Facebook & Libraries: An Ethnographic Evaluation

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The tremendous popularity of social networking sites like Facebook presents libraries with unique opportunities for reaching students. What many organizations fail to realize, however, is that …

The tremendous popularity of social networking sites like Facebook presents libraries with unique opportunities for reaching students. What many organizations fail to realize, however, is that Facebook is perceived by its users as a primarily social (would "recreational" be better here?) space, and that the presence of professors, librarians, or parents can be intrusive, unwelcome, or just plain "weird" for the very students they're trying to reach. The George Washington University's Gelman Library decided to take a step back and ask a critical question: what do our students want? That is, how do our students really use Facebook, and what part can the library play in this social environment? Gelman librarians worked with an anthropologist to conduct a mixed methods study of students' use of Facebook, focusing on the intersection of students' academic and social lives in this platform. By identifying the unspoken rules and patterns of behavior, the researchers made recommendations for Gelman's Facebook initiatives. This presentation will offer an overview of this study and its findings in light of contemporary thinking and practices among (technologically savvy?) librarians. The study's recommendations bear critically not only on existing literature about Facebook and libraries, but also on popular assumptions about online social networks. A discussion of Gelman's experiences in implementing and refining its Facebook campaign will facilitate a broader consideration of the opportunities social networking sites present for libraries, and the merits of anthropological research in evaluating these new, "social" technologies.

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  • Let’s see a show of hands. How many of you are members of Facebook? How many of you have connected with coworkers through Facebook? Family members? Long-lost friends or classmates? What about patrons? Now, how many of you are really comfortable with the whole idea of being on Facebook? How many of you think that using Facebook to reach library patrons is a good idea? I’m Elizabeth Edwards, and I’m a Reference/Technology Librarian at the Gelman Library at the George Washington University. My colleagues and research partners – David Bietila and Chris Bloechl – are unable to be with us today. I’m here to talk to you today about my library’s use – and subsequent evaluation of – Facebook. In the next 45 minutes, I’ll give you a sense of what students really think about the library’s use of Facebook based on our research – and describe how our Facebook campaign changed as a result. There will be time for questions at the end.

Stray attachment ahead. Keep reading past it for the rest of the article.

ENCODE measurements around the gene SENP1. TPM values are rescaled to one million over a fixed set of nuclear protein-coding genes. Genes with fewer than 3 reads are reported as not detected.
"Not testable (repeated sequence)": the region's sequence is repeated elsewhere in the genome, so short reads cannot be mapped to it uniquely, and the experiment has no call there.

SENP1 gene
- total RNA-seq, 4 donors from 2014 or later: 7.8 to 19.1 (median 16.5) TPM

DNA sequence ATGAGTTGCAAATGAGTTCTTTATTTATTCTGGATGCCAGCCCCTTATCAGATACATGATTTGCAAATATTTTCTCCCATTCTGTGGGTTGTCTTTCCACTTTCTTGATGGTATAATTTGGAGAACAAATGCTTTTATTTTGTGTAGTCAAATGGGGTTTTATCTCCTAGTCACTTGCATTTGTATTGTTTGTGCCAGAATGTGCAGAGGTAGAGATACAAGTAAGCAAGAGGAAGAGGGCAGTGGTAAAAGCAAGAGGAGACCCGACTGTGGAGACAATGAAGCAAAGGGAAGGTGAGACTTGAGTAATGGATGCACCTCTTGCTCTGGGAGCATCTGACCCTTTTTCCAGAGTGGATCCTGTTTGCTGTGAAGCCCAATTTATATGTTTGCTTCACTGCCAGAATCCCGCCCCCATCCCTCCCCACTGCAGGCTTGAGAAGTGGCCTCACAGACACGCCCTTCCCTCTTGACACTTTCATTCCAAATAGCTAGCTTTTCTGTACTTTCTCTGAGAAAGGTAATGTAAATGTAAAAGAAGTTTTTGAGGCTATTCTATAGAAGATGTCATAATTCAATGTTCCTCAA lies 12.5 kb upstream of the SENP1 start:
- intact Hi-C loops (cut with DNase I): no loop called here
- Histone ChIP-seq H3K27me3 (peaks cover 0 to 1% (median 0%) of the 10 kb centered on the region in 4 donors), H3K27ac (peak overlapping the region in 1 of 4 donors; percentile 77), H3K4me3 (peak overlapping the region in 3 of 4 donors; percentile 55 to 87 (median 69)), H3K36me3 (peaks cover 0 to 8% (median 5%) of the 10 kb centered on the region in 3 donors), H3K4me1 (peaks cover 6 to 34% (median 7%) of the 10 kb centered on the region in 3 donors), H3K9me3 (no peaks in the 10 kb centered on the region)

Transcript

  • 1. Facebook & Libraries: An Ethnographic Evaluation Elizabeth Edwards The George Washington University
  • 2. Facebook
    • What is it?
    • Who uses it?
  • 3. Facebook: What is It?
    • A social networking site
    • A community of more than 90 million active users
    • A development platform
    • “ A social utility that connects you with the people around you.”
  • 4. Facebook: Who Uses It?
    • As of 2006, 55% of all teens who use social networking sites have used Facebook or Myspace, and 48% visit daily or more often.
    • “ The fastest growing demographic is those 25 years and older.”
  • 5. GW and Facebook
  • 6. Our University
  • 7. Our Library
  • 8. Our Students and Facebook
  • 9. The Library and Facebook
    • Your
    • Librarian
    • Is
    • Your
    • Friend
  • 10. The Library and Facebook
  • 11. Creating this Study
  • 12. Research Questions
    • What role does technology play in our students' study habits?
    • What role does Facebook play in the lives of GW students?
    • How can the library use Facebook to connect with GW students?
  • 13. Methodology
    • Three phases:
      • Review of profiles and observation of student activity on Facebook
      • Survey of GW students
      • Semi-structured interviews with Facebook users
  • 14. Survey Questions
  • 15. Survey Questions
  • 16. Interview Questions
    • How does Facebook as a recreational practice impact your study habits and academic life?
    • How would you feel if a librarian “friended” you? Under what circumstances would you feel comfortable “friending” a librarian or accepting a librarian’s friend request?
    • What sort of information would you expect/want to find on a librarian’s profile page (social or practical)?
  • 17. Students and Facebook
  • 18. Students and Facebook
  • 19. Students and Facebook
  • 20. Students and Facebook
  • 21. Librarians and Facebook
  • 22. Librarians and Facebook
  • 23. Librarians and Facebook
    • “ Weird.”
  • 24. Librarians and Facebook
  • 25. Librarians and Facebook
    • “ Oh, well I would use that .”
  • 26. Librarians and Facebook
  • 27. Librarians and Facebook
    • “ Just please don't start Poking us kids.”
  • 28. Reflections
  • 29. On This Study…
  • 30. On Facebook…
  • 31. Thank you Elizabeth Edwards [email_address]